Concurrency in Entity Framework:

Here you will learn to handle concurrency using EF 6 database-first approach for the underlying SQL Server database.

Entity Framework supports optimistic concurrency by default. EF saves an entity data to the database, assuming that the same data has not been changed since the entity was loaded. If it finds that the data has changed, then an exception is thrown and you must resolve the conflict before attempting to save it again.

To handle concurrency using EF 6 database-first approach, create a column with rowversion (timestamp) data type in the table in SQL Server. The rowversion (synonym timestamp) data type is just an incrementing binary numbers which is incremented for each insert or update operation performed on a table that contains a rowversion column.

Let's implement concurrency for the Student entity.

In order to check concurrency for the Student entity, the Student table must have a rowversion column. So, create a new column column named RowVersion in the Student table with timestamp datatype (timestamp is synonym data type of rowversion), as shown below:

Entity Framework 5.0 Tutorial

Now, create a new Entity Data Model as shown in Create Entity Data Model chapter or if you already have an EDM then update it by right clicking on designer -> Update Model From Database -> Refresh Student table. You will see the RowVersion property added in the Student entity in the designer view.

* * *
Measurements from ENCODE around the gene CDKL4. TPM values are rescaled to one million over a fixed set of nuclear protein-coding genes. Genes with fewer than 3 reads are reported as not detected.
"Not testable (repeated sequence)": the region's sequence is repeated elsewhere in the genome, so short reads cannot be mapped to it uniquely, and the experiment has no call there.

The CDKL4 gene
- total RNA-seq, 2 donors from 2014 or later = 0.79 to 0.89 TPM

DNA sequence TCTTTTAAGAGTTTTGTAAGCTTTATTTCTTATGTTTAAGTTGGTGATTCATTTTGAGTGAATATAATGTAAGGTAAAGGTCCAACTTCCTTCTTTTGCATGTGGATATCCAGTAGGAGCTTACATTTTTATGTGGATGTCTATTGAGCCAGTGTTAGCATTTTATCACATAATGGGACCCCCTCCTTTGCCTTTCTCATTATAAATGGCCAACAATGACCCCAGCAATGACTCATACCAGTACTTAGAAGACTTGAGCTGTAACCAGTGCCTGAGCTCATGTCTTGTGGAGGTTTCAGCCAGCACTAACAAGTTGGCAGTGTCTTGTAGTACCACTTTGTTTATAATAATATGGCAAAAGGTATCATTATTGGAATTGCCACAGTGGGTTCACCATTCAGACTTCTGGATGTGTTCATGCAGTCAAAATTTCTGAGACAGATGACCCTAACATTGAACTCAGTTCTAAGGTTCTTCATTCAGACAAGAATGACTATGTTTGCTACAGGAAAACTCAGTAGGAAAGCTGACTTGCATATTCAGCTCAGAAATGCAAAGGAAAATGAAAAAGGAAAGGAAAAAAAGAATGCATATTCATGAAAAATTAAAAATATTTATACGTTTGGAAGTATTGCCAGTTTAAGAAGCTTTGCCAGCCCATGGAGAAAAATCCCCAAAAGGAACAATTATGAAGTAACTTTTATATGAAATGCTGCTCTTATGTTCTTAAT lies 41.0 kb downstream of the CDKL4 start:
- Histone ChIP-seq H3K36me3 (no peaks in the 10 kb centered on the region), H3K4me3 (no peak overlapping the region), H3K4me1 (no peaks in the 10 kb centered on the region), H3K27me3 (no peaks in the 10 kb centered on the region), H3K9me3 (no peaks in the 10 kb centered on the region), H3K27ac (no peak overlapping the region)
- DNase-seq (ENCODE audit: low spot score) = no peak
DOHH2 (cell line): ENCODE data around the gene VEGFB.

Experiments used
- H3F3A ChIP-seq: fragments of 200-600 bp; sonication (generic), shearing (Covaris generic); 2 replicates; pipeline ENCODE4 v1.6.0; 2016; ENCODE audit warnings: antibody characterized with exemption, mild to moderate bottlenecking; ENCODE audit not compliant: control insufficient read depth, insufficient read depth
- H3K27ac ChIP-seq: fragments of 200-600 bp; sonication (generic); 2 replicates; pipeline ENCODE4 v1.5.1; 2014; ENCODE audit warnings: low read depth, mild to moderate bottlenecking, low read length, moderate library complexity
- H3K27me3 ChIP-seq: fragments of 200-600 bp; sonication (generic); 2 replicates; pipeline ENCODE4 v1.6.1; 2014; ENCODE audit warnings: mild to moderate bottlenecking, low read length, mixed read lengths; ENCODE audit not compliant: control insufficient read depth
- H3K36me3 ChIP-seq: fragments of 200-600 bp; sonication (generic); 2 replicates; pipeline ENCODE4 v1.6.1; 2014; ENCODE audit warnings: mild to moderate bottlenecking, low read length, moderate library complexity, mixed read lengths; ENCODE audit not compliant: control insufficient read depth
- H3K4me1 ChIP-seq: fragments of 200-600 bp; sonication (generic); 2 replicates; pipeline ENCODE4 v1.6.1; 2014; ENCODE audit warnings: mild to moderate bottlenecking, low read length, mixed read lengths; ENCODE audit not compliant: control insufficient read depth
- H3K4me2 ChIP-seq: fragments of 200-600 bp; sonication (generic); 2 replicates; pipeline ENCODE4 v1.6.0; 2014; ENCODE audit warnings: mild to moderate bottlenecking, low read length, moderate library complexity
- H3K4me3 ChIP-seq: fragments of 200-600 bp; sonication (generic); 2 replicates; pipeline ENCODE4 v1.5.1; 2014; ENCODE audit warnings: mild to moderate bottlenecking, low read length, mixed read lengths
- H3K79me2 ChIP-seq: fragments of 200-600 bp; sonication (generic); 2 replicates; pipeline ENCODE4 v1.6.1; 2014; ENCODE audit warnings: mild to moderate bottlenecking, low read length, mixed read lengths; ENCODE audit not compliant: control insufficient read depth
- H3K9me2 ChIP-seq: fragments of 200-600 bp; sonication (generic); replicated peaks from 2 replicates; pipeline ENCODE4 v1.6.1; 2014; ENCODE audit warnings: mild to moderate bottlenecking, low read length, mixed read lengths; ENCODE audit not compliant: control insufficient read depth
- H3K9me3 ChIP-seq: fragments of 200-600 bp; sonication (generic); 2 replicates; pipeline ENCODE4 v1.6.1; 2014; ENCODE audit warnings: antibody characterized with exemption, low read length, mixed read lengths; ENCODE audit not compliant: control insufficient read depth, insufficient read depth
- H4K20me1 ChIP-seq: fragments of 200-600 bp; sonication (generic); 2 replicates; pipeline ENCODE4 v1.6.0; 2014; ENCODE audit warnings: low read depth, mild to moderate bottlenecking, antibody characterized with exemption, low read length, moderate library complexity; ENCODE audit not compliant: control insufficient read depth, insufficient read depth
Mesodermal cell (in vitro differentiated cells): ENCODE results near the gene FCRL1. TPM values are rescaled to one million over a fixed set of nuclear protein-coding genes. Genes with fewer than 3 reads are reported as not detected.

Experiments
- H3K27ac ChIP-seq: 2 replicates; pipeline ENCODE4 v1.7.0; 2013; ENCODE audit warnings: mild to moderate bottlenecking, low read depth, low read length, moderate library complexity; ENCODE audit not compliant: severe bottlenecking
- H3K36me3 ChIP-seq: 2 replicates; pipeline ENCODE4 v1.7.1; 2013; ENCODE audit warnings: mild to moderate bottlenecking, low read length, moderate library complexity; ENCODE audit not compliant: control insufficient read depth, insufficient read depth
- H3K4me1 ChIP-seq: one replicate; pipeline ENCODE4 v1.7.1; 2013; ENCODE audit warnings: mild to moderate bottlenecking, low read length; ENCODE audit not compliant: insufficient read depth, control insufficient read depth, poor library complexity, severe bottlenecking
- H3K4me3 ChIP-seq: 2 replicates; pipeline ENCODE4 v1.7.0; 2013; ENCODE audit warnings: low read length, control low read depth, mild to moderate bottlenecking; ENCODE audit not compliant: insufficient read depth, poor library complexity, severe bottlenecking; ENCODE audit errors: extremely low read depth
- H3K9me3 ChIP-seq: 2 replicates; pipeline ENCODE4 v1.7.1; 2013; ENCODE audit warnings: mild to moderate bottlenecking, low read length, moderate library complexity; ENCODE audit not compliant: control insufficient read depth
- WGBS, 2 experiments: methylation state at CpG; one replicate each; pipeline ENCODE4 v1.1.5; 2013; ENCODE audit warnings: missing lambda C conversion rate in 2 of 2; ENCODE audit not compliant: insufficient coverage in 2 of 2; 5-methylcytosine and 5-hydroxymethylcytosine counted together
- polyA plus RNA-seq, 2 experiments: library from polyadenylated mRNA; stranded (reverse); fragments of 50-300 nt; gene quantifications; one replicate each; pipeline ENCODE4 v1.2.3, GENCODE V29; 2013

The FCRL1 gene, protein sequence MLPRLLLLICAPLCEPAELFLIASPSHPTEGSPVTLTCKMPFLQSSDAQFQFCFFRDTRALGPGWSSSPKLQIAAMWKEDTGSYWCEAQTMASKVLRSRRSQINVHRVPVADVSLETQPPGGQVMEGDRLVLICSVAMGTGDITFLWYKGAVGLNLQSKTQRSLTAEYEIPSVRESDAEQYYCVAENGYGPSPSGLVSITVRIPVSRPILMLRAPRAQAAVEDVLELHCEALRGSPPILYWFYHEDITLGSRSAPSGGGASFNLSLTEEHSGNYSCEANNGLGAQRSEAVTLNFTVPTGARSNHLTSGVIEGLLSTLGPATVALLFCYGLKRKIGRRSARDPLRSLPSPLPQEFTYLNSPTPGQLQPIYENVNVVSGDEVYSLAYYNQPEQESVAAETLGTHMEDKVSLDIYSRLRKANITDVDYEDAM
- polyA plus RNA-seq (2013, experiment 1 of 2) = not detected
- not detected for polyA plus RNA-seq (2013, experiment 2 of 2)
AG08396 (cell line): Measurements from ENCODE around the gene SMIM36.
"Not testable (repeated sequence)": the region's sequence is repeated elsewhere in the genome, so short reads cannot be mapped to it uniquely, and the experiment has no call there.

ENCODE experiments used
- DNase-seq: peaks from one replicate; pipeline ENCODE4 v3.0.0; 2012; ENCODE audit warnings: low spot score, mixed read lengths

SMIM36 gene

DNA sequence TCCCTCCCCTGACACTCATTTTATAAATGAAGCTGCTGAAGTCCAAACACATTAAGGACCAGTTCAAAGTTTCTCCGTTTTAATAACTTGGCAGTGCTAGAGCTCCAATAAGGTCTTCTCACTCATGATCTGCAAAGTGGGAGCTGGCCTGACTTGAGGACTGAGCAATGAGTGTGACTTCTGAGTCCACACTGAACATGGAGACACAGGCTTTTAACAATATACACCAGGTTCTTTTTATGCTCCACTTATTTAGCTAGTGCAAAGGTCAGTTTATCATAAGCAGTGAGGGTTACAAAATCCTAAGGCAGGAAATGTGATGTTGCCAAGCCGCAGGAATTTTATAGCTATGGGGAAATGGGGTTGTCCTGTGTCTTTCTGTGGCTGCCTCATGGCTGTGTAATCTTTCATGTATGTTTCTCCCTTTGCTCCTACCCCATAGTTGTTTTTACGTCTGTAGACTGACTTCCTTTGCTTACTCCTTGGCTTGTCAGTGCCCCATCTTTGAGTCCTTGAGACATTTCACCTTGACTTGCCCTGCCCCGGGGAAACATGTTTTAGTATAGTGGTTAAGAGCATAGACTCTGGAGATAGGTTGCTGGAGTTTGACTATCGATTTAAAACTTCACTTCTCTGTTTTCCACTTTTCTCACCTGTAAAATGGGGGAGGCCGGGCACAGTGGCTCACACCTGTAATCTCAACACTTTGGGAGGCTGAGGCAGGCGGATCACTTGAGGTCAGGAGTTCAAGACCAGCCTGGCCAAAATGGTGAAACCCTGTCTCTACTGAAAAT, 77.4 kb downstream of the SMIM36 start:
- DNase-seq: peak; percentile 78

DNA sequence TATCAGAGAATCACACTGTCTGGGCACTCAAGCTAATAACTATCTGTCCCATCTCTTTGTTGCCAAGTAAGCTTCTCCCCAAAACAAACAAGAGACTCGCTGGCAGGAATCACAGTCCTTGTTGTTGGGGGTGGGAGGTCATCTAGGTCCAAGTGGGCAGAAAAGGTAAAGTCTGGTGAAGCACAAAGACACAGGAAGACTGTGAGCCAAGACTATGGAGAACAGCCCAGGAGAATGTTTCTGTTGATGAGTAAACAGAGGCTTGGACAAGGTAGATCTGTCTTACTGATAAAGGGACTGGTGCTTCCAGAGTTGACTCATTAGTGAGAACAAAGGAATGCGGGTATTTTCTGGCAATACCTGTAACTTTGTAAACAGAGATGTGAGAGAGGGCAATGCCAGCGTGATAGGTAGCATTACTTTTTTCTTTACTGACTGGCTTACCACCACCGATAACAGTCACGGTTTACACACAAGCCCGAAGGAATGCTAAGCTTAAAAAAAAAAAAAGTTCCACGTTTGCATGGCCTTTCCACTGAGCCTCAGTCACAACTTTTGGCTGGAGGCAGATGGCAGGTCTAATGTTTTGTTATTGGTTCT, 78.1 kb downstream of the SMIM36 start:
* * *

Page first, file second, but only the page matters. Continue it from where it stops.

Now, you need to set the concurrency mode to fixed by right clicking on the RowVersion property of the Student entity on the designer and select Property and set Concurrency Mode to Fixed in the property window, as shown below:

Entity Framework 5.0 Tutorial

EF API will now include this RowVersion column in the where clause in each UPDATE command and if the rowversion value is different than existing value in the database then it will throw DbUpdateConcurrencyException.

The following example demonstrates handling concurrency exception:

Student student = null; 

using (var context = new SchoolDBEntities())
{
    student = context.Students.First();
}

//Edit student name
Console.Write("Enter New Student Name:");
student.StudentName = Console.ReadLine(); //Assigns student name from console

using (var context = new SchoolDBEntities())
{
    try
    {
        context.Entry(student).State = EntityState.Modified;
        context.SaveChanges();

        Console.WriteLine("Student saved successfully.");
    }
    catch (DbUpdateConcurrencyException ex)
    {
        Console.WriteLine("Concurrency Exception Occured.");
    }
}

Assume that there are two user executes the above code. User1 and User2 both gets the same Student entity. Now, User1 enters new student name and saves it before User2. So, User1 will get "Student saved successfully" message whereas User2 will get "Concurrency Exception Occured.".

Further Reading: